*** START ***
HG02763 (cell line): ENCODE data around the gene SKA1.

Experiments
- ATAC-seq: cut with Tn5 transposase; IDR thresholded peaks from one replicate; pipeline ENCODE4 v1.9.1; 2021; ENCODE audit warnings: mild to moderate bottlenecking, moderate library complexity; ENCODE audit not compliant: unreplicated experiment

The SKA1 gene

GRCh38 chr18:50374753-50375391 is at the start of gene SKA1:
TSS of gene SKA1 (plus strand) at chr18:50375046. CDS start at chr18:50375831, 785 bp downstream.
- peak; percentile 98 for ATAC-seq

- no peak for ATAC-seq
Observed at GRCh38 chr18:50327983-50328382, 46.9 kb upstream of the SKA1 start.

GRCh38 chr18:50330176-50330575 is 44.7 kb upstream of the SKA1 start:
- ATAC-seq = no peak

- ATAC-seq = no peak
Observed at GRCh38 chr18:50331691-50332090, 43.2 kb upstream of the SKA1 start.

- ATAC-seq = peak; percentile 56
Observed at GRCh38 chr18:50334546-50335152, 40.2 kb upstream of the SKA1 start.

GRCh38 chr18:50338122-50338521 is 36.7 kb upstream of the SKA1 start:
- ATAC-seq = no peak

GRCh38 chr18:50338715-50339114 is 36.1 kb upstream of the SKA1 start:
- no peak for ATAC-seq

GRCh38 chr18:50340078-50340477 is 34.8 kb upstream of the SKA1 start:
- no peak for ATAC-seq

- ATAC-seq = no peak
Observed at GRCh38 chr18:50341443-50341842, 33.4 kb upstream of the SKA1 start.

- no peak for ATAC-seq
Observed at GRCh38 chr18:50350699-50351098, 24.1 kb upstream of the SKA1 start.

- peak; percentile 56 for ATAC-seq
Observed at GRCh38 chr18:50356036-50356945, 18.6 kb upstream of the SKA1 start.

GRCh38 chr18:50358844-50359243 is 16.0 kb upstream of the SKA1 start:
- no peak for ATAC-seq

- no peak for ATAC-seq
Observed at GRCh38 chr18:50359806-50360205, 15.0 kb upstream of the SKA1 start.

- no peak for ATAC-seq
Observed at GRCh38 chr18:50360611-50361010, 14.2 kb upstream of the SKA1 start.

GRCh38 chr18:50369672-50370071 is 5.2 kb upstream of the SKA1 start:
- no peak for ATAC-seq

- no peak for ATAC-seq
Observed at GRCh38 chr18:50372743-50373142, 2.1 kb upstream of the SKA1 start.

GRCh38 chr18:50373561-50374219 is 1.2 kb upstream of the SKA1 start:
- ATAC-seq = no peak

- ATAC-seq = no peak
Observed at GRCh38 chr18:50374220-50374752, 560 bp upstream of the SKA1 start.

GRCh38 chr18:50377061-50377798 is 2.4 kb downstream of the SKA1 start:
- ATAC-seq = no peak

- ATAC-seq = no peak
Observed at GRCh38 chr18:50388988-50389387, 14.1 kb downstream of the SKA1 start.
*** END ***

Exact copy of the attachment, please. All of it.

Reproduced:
HG02763 (cell line): ENCODE data around the gene SKA1.

Experiments
- ATAC-seq: cut with Tn5 transposase; IDR thresholded peaks from one replicate; pipeline ENCODE4 v1.9.1; 2021; ENCODE audit warnings: mild to moderate bottlenecking, moderate library complexity; ENCODE audit not compliant: unreplicated experiment

The SKA1 gene

GRCh38 chr18:50374753-50375391 is at the start of gene SKA1:
TSS of gene SKA1 (plus strand) at chr18:50375046. CDS start at chr18:50375831, 785 bp downstream.
- peak; percentile 98 for ATAC-seq

- no peak for ATAC-seq
Observed at GRCh38 chr18:50327983-50328382, 46.9 kb upstream of the SKA1 start.

GRCh38 chr18:50330176-50330575 is 44.7 kb upstream of the SKA1 start:
- ATAC-seq = no peak

- ATAC-seq = no peak
Observed at GRCh38 chr18:50331691-50332090, 43.2 kb upstream of the SKA1 start.

- ATAC-seq = peak; percentile 56
Observed at GRCh38 chr18:50334546-50335152, 40.2 kb upstream of the SKA1 start.

GRCh38 chr18:50338122-50338521 is 36.7 kb upstream of the SKA1 start:
- ATAC-seq = no peak

GRCh38 chr18:50338715-50339114 is 36.1 kb upstream of the SKA1 start:
- no peak for ATAC-seq

GRCh38 chr18:50340078-50340477 is 34.8 kb upstream of the SKA1 start:
- no peak for ATAC-seq

- ATAC-seq = no peak
Observed at GRCh38 chr18:50341443-50341842, 33.4 kb upstream of the SKA1 start.

- no peak for ATAC-seq
Observed at GRCh38 chr18:50350699-50351098, 24.1 kb upstream of the SKA1 start.

- peak; percentile 56 for ATAC-seq
Observed at GRCh38 chr18:50356036-50356945, 18.6 kb upstream of the SKA1 start.

GRCh38 chr18:50358844-50359243 is 16.0 kb upstream of the SKA1 start:
- no peak for ATAC-seq

- no peak for ATAC-seq
Observed at GRCh38 chr18:50359806-50360205, 15.0 kb upstream of the SKA1 start.

- no peak for ATAC-seq
Observed at GRCh38 chr18:50360611-50361010, 14.2 kb upstream of the SKA1 start.

GRCh38 chr18:50369672-50370071 is 5.2 kb upstream of the SKA1 start:
- no peak for ATAC-seq

- no peak for ATAC-seq
Observed at GRCh38 chr18:50372743-50373142, 2.1 kb upstream of the SKA1 start.

GRCh38 chr18:50373561-50374219 is 1.2 kb upstream of the SKA1 start:
- ATAC-seq = no peak

- ATAC-seq = no peak
Observed at GRCh38 chr18:50374220-50374752, 560 bp upstream of the SKA1 start.

GRCh38 chr18:50377061-50377798 is 2.4 kb downstream of the SKA1 start:
- ATAC-seq = no peak

- ATAC-seq = no peak
Observed at GRCh38 chr18:50388988-50389387, 14.1 kb downstream of the SKA1 start.